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Francesco Spiera (1502 – December 27, 1548) was a Protestant Italian jurist. The manner of his death was the subject of numerous religious tracts.
He was born at Cittadella, 20 km north of Padua, then part of the Republic of Venice. Interest in Spiera is because Protestants of early modern period used his case as an example of the dreadful consequences of the sin against the Holy Ghost: he discerned evangelical truth, but denied and abjured it for external reasons.
Spiera had a respected position in his native town; and a fine house, in which ten children grew up, appeared to insure his happiness. Besides the Scriptures, there fell into his hands various evangelical writings, such as The Benefit of Christ's Death, Doctrine Old and New, and Summary of Sacred Scripture, which instilled in him doubts about Roman Catholic teachings, such as those on purgatory and veneration of the saints.
With others he was arraigned before the Inquisition at Venice; and his trial came off between May 24 and June 20, 1548. On the latter day in St. Mark's Spiera made solemn abjuration of his "errors," and subscribed the abjuration, which he then repeated on the following Sunday in Cittadella, after mass in the cathedral. On returning home, so he related it himself, "the Spirit," or the voice of his conscience, began to reproach him for having denied the truth. Amid grounds of comfort that either he or his friends advanced, and a state of despair that grew more and more hopeless, there began a terrible struggle within himself, which so affected him physically that he was taken to Padua to be treated by physicians. The treatment was in vain, and the conflict, which Pier Paolo Vergerio and others witnessed, ended in his death, shortly after his return to his home. That Spiera laid violent hands on himself is later invention.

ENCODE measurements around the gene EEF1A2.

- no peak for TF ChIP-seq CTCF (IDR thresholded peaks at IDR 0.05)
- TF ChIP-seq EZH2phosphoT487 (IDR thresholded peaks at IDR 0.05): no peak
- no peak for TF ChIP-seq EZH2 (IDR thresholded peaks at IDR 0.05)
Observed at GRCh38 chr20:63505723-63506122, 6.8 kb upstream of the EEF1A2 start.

This article incorporates text from a publication now in the public domain: Jackson, Samuel Macauley, ed. (1914). "article name needed". New Schaff–Herzog Encyclopedia of Religious Knowledge (third ed.). London and New York: Funk and Wagnalls.
- M. A. Overell, The Exploitation of Francesco Spiera, The Sixteenth Century Journal, Vol. 26, No. 3 (Autumn, 1995), pp. 619–637.